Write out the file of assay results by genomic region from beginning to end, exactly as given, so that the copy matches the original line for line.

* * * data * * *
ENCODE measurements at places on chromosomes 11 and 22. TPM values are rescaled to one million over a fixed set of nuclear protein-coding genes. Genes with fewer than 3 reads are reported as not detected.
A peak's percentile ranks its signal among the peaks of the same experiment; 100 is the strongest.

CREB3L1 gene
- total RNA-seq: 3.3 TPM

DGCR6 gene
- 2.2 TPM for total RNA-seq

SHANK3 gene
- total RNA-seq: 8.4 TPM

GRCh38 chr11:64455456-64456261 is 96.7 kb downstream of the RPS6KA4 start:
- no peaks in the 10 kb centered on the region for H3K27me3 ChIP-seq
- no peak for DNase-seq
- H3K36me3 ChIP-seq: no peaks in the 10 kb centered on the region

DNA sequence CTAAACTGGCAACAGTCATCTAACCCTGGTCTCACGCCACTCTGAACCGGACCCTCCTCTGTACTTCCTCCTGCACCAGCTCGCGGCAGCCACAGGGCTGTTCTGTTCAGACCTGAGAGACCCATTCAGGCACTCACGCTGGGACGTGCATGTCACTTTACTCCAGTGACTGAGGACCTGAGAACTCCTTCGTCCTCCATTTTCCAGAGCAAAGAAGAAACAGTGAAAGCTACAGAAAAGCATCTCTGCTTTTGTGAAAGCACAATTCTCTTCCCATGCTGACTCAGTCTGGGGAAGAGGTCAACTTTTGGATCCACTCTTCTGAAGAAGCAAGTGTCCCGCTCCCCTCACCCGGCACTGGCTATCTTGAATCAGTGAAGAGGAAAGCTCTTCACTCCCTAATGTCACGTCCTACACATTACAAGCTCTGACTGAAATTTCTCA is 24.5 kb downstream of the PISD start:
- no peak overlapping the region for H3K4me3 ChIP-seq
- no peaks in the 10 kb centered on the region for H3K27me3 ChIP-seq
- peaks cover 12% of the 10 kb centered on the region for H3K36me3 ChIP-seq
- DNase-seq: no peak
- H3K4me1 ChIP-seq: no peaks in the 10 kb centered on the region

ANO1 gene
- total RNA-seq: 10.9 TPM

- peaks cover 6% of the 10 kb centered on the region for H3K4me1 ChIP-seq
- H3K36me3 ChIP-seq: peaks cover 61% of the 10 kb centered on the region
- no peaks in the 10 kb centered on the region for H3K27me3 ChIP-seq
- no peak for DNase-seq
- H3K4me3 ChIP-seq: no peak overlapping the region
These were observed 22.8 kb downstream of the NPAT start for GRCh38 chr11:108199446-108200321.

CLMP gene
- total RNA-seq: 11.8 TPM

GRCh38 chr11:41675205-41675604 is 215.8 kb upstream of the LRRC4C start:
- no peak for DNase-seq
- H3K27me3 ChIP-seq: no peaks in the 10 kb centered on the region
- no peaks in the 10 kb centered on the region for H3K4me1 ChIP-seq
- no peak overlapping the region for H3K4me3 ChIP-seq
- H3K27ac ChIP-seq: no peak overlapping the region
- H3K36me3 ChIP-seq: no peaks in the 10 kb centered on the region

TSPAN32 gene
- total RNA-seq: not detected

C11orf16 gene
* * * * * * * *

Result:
ENCODE measurements at places on chromosomes 11 and 22. TPM values are rescaled to one million over a fixed set of nuclear protein-coding genes. Genes with fewer than 3 reads are reported as not detected.
A peak's percentile ranks its signal among the peaks of the same experiment; 100 is the strongest.

CREB3L1 gene
- total RNA-seq: 3.3 TPM

DGCR6 gene
- 2.2 TPM for total RNA-seq

SHANK3 gene
- total RNA-seq: 8.4 TPM

GRCh38 chr11:64455456-64456261 is 96.7 kb downstream of the RPS6KA4 start:
- no peaks in the 10 kb centered on the region for H3K27me3 ChIP-seq
- no peak for DNase-seq
- H3K36me3 ChIP-seq: no peaks in the 10 kb centered on the region

DNA sequence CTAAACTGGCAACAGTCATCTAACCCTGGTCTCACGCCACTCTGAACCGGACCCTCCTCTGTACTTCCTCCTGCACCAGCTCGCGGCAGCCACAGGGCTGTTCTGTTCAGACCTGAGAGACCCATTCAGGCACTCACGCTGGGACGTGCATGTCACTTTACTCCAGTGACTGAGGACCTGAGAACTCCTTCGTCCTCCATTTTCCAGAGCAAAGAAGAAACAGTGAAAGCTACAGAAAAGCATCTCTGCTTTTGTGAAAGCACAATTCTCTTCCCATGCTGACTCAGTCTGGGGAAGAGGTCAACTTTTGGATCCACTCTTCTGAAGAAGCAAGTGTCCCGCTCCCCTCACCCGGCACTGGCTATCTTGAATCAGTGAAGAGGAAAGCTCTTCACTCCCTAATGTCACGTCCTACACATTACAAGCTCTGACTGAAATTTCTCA is 24.5 kb downstream of the PISD start:
- no peak overlapping the region for H3K4me3 ChIP-seq
- no peaks in the 10 kb centered on the region for H3K27me3 ChIP-seq
- peaks cover 12% of the 10 kb centered on the region for H3K36me3 ChIP-seq
- DNase-seq: no peak
- H3K4me1 ChIP-seq: no peaks in the 10 kb centered on the region

ANO1 gene
- total RNA-seq: 10.9 TPM

- peaks cover 6% of the 10 kb centered on the region for H3K4me1 ChIP-seq
- H3K36me3 ChIP-seq: peaks cover 61% of the 10 kb centered on the region
- no peaks in the 10 kb centered on the region for H3K27me3 ChIP-seq
- no peak for DNase-seq
- H3K4me3 ChIP-seq: no peak overlapping the region
These were observed 22.8 kb downstream of the NPAT start for GRCh38 chr11:108199446-108200321.

CLMP gene
- total RNA-seq: 11.8 TPM

GRCh38 chr11:41675205-41675604 is 215.8 kb upstream of the LRRC4C start:
- no peak for DNase-seq
- H3K27me3 ChIP-seq: no peaks in the 10 kb centered on the region
- no peaks in the 10 kb centered on the region for H3K4me1 ChIP-seq
- no peak overlapping the region for H3K4me3 ChIP-seq
- H3K27ac ChIP-seq: no peak overlapping the region
- H3K36me3 ChIP-seq: no peaks in the 10 kb centered on the region

TSPAN32 gene
- total RNA-seq: not detected

C11orf16 gene